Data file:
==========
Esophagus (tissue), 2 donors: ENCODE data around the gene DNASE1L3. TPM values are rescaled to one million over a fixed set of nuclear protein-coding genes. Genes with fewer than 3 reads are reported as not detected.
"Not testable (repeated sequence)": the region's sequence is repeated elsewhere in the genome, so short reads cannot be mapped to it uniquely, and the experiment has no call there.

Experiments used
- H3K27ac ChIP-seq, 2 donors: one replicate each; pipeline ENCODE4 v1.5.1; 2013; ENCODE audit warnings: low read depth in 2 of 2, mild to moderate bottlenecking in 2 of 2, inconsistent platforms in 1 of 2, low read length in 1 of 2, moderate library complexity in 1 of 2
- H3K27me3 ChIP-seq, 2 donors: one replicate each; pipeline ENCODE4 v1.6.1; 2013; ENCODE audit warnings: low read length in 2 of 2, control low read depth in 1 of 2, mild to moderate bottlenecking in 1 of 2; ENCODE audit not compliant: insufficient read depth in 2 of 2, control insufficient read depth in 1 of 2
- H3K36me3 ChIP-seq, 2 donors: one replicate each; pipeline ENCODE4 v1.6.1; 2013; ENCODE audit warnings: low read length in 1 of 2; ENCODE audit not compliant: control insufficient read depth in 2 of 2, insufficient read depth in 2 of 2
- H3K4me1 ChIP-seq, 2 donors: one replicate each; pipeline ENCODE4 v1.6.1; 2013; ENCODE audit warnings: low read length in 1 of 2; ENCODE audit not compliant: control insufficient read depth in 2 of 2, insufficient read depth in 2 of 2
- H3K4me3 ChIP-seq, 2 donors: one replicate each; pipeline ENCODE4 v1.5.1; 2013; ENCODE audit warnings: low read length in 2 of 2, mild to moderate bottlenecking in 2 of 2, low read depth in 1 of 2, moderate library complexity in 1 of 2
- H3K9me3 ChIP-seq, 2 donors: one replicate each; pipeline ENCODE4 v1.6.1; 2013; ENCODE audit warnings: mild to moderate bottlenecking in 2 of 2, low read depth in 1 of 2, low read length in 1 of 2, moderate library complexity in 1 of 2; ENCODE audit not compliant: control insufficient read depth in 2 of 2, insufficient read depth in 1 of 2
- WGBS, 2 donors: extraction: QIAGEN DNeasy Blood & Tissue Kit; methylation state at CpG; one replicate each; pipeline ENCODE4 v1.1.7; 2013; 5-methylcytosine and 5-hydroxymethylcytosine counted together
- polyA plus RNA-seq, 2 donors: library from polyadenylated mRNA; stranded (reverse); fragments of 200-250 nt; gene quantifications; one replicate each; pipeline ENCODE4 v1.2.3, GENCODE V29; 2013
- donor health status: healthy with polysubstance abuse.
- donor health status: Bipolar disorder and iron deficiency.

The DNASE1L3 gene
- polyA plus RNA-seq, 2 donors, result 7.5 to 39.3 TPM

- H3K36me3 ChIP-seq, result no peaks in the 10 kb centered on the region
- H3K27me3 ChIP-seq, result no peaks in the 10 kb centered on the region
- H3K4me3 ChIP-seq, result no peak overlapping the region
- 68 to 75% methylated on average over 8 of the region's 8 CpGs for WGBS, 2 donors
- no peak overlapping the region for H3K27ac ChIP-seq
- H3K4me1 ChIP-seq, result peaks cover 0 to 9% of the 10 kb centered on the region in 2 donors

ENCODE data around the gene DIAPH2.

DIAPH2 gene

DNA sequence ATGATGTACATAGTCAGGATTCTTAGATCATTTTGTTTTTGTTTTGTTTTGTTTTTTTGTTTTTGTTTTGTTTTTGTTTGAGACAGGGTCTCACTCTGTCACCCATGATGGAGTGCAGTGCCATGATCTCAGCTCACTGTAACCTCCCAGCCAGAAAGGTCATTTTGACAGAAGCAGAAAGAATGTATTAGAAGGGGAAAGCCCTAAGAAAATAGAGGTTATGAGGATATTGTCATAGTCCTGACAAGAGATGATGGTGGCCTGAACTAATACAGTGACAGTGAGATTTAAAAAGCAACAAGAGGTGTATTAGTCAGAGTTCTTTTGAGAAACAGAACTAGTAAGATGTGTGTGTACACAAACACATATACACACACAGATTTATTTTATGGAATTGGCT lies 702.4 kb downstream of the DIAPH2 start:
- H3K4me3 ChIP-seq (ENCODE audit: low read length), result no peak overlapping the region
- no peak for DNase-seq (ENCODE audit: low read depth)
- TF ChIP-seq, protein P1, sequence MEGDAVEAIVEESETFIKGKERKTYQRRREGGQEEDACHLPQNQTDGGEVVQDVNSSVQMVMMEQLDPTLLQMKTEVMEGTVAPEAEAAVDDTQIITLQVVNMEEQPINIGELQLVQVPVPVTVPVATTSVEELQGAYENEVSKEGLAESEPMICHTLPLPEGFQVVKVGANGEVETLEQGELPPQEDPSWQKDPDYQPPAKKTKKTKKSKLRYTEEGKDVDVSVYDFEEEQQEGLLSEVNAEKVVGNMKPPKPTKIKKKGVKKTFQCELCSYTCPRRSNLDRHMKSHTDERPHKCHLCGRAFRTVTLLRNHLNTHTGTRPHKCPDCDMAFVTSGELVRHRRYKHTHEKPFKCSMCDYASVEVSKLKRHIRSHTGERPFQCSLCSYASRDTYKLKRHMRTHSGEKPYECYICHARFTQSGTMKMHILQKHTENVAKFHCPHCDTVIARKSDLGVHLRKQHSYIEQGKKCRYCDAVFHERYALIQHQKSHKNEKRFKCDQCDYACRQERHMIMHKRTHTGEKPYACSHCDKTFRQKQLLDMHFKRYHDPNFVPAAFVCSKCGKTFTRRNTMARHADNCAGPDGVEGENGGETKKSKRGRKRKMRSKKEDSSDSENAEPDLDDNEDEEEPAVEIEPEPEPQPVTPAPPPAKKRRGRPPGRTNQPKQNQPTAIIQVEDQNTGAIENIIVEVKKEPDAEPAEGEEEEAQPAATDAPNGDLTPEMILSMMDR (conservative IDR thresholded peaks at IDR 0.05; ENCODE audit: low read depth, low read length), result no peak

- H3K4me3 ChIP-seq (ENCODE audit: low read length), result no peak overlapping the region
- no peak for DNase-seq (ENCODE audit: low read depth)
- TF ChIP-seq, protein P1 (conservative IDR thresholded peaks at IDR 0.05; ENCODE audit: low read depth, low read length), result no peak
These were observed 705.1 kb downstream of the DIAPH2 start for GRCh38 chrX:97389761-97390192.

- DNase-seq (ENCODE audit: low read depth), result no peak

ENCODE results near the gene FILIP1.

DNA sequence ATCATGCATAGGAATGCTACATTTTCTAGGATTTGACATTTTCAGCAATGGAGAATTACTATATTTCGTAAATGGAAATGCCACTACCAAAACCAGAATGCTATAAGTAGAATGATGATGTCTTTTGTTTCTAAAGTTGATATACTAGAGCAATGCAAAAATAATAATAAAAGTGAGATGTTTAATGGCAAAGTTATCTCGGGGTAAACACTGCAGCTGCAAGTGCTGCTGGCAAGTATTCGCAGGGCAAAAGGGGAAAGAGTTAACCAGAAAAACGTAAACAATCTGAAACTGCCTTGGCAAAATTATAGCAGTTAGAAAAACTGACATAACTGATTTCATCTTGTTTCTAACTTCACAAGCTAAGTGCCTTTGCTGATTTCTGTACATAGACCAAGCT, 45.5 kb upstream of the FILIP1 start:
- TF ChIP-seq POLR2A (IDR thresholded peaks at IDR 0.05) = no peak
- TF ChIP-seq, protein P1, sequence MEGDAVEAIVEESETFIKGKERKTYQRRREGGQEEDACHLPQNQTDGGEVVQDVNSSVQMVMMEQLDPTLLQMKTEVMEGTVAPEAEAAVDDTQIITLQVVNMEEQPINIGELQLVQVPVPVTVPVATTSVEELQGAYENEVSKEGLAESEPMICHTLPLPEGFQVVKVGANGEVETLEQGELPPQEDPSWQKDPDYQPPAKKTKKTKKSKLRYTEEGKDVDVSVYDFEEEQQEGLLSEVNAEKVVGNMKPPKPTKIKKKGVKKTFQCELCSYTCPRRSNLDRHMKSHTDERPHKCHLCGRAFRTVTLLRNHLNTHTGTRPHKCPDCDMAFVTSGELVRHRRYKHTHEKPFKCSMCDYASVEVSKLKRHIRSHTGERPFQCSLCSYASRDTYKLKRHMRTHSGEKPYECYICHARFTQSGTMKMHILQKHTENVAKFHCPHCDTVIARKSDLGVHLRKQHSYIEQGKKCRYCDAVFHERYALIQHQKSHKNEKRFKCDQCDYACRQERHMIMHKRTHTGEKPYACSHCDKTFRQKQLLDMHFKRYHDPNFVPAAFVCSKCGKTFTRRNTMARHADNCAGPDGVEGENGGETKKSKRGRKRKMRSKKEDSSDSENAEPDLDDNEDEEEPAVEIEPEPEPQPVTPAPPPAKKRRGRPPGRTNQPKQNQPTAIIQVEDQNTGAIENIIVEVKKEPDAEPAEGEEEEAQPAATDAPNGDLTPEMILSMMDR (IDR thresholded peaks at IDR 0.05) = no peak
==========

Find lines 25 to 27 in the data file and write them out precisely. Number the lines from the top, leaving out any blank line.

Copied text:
- H3K4me3 ChIP-seq (ENCODE audit: low read length), result no peak overlapping the region
- no peak for DNase-seq (ENCODE audit: low read depth)
- TF ChIP-seq, protein P1, sequence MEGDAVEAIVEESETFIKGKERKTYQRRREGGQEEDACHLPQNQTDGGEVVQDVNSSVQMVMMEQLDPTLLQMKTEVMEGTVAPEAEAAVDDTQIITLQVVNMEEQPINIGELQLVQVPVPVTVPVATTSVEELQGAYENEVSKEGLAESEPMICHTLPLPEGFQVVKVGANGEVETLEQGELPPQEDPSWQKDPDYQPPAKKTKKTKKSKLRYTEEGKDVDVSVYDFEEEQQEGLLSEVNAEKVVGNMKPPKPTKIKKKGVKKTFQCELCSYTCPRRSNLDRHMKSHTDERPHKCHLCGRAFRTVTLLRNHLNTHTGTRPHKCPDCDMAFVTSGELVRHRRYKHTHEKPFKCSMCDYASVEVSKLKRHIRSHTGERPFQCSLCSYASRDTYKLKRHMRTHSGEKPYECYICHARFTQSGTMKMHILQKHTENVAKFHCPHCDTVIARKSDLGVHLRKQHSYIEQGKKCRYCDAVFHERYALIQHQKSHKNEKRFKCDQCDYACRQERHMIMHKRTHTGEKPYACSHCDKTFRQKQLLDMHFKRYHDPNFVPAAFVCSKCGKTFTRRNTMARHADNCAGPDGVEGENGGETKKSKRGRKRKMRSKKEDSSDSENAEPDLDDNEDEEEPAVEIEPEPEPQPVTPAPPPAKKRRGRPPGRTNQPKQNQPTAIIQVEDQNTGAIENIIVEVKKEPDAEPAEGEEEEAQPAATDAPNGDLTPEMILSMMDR (conservative IDR thresholded peaks at IDR 0.05; ENCODE audit: low read depth, low read length), result no peak